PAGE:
Gebremariam,H.T.,& Asgede, D.M.(2023). Effects of students’ self-reflection on improving essay writing achievement among Ethiopian undergraduate students: a counterbalanced design. Asian-Pacific Journal of Second and Foreign Language Education,8(1), 30-21

Karabenick, S. A., & Knapp, J. R. (1991). Relationship of academic help seeking to the use of learning strategies and other instrumental achievement behaviour in college students. Journal of Educational Psychology, 83(2), 221.

Luzia, K. (2023). Minute Papers: the ULTIMATE teaching tool for busy educators, Teche

Pintrich, P. & R. Michael P.G. (2000). Multiple goals, multiple pathways: The role of goal orientation in learning and achievement. Journal of Educational Psychology,92(3), 544-555

Ryan, A. M., & Pintrich, P. R. (1997). “Should I ask for help?” The role of motivation and attitudes in adolescents’ help seeking in math class. Journal of Educational Psychology, 89(2), 329.

Todorov, N. (2023). Applying UDL principles to the design of a Very Large Unit, Teche.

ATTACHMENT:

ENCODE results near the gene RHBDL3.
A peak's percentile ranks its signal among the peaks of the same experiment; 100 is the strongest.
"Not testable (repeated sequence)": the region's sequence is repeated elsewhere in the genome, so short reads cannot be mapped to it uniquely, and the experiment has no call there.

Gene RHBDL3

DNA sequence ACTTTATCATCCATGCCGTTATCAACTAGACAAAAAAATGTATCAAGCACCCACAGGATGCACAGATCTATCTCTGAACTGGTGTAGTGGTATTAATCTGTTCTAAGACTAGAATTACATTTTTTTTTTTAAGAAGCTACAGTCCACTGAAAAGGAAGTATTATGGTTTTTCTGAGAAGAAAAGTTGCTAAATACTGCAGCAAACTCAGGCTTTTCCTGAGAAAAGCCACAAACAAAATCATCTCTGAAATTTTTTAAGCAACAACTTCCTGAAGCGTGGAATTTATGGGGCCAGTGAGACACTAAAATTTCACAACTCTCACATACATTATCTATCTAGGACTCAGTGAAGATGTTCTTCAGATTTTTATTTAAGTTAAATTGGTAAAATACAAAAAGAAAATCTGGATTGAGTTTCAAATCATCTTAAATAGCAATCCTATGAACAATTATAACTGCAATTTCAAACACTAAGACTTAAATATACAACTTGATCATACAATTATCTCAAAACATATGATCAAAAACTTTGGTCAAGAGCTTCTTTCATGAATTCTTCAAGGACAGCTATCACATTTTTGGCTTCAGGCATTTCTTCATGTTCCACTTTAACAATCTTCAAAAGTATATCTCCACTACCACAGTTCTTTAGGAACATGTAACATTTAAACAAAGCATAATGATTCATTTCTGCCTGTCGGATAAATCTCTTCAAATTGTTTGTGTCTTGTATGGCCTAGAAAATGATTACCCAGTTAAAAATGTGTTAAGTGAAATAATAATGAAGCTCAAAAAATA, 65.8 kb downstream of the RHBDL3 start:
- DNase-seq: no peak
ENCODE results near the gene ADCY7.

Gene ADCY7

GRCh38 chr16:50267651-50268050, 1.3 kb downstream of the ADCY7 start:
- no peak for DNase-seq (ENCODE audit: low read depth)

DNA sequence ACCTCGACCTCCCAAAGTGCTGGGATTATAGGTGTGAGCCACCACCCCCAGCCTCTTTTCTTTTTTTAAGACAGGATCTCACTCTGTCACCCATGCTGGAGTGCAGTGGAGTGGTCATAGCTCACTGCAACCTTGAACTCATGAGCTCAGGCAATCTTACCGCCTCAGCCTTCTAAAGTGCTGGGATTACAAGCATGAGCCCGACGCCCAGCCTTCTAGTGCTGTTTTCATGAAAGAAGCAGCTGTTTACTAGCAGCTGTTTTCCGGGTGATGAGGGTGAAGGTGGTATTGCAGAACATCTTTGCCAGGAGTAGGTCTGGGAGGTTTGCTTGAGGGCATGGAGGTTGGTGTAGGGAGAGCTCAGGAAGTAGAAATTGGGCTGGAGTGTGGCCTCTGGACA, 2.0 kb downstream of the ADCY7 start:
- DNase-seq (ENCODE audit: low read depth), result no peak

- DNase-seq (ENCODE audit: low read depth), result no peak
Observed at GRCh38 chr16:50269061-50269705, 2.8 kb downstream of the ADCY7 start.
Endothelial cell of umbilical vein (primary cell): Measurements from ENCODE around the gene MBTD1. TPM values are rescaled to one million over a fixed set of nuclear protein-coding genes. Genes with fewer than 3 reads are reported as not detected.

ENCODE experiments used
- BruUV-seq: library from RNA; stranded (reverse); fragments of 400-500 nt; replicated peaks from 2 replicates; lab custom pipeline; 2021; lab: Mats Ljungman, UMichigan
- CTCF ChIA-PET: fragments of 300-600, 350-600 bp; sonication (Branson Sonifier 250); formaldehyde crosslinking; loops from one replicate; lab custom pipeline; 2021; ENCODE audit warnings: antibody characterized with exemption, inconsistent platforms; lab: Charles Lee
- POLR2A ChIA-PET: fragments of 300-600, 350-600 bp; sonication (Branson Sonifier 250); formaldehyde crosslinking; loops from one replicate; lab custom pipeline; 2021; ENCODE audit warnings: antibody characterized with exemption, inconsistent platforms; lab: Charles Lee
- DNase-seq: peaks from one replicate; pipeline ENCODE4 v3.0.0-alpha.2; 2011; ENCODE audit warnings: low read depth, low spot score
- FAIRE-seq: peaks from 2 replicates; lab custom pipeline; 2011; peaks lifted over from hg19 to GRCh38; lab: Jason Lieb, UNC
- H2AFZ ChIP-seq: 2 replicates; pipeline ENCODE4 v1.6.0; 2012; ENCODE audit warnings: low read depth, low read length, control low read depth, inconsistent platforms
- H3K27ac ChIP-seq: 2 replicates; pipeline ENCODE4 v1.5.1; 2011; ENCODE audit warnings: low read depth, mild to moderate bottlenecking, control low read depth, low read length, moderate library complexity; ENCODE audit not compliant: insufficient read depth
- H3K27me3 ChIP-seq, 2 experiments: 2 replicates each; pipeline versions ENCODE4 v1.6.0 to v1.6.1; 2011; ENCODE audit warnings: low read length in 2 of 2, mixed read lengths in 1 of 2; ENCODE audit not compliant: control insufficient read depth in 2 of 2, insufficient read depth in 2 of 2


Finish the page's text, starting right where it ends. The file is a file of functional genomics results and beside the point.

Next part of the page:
Tzschaschel, E. & Arbige, S. (2024). Surely they can write? Tackling literacy decline one scoop at a time, Teche

Zimmerman, B. J. (2002). Becoming a self-regulated learner: An overview. Theory into Practice, 41(2), 64-70.

Natasha Todorov is the Psychology First Year Level Lead in the School of Psychological Sciences, Faculty of Medicine, Health and Human Sciences and teaches at first- and fourth-year levels. She has focussed on integrating the teaching of generic skills into her first-year curriculum to assist students with difficulties with executive function. Her research interests lay in the role forgiveness and self-compassion plays in building resilience and in the development of a professional development course to empower high school teachers to explain research ethics to HSC students about to conduct their first research projects.

Eva Tzschaschel is an A/Lecturer and Co-Course Director for the Bachelor of Psychology (OUA) program at the School of Psychological Sciences, Faculty of Medicine, Health and Human Sciences. Eva is passionate about teaching psychology and focuses on imparting transferrable skills such as clear communication and critical thinking to her students. Eva is also a member of the Macquarie University Lifespan Health and Wellbeing Research Centre. Her research interests primarily lie in health and perception research. 

Banner image: Gerd Altmann from Pixabay
Apple image by BÙI VĂN HỒNG PHÚC from Pixabay
Swan reflection: Image by Jürgen from Pixabay
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Post edited by Kylie Coaldrake